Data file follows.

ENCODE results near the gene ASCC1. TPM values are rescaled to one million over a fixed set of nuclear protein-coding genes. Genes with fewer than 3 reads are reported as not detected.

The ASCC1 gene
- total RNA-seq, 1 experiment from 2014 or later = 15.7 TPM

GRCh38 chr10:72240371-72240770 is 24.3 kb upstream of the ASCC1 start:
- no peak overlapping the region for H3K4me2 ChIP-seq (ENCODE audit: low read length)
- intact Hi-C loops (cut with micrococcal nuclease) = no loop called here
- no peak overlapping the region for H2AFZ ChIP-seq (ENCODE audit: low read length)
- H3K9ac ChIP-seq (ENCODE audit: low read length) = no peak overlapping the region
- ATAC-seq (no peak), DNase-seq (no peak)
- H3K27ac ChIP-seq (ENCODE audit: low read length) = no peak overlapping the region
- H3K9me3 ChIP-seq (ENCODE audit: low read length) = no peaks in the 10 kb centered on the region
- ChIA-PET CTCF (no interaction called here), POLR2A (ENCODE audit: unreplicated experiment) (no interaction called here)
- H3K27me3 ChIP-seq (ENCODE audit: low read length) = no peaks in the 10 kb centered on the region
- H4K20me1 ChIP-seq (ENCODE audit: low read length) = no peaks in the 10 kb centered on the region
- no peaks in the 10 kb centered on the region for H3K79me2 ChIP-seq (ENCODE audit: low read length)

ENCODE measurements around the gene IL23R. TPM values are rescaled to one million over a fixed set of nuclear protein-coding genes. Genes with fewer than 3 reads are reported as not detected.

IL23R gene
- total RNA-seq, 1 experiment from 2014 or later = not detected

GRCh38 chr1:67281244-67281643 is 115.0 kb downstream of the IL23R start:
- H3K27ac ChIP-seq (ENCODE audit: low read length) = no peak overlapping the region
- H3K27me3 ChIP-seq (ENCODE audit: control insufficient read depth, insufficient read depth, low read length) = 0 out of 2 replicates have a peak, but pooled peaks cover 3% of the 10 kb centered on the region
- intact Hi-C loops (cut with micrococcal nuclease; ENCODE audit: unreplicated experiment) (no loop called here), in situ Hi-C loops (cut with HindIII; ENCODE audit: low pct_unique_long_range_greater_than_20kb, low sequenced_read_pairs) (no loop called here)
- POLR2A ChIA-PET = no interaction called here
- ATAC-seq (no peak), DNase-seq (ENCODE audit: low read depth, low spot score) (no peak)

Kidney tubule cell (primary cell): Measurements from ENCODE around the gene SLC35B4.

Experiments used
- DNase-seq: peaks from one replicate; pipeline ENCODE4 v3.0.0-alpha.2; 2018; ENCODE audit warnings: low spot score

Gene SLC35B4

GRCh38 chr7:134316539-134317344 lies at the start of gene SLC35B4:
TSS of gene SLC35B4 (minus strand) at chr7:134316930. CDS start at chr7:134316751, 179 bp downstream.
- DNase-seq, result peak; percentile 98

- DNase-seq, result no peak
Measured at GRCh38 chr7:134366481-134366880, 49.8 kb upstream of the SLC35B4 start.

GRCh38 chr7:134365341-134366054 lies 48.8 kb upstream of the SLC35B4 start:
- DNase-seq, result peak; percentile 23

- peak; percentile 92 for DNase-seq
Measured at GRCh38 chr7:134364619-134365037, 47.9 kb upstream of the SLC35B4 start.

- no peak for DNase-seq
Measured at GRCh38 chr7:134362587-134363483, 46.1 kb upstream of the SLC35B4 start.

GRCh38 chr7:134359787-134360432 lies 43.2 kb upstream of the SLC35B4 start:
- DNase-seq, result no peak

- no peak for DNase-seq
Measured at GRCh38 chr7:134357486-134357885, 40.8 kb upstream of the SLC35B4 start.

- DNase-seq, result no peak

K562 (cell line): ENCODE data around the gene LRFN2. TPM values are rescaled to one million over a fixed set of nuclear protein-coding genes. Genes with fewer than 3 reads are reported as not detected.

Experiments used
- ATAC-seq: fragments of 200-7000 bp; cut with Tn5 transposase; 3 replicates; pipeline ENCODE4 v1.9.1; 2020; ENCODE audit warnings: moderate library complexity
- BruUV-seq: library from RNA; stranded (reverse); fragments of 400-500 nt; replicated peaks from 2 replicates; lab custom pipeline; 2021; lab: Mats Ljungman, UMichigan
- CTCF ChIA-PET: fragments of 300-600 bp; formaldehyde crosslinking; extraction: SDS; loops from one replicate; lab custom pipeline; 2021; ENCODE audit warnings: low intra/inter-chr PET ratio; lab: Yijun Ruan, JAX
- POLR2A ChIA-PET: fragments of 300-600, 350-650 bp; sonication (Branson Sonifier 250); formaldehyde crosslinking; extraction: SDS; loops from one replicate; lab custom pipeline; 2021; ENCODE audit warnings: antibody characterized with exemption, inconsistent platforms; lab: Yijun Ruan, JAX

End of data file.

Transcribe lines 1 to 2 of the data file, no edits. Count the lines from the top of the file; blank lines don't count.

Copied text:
ENCODE results near the gene ASCC1. TPM values are rescaled to one million over a fixed set of nuclear protein-coding genes. Genes with fewer than 3 reads are reported as not detected.

The ASCC1 gene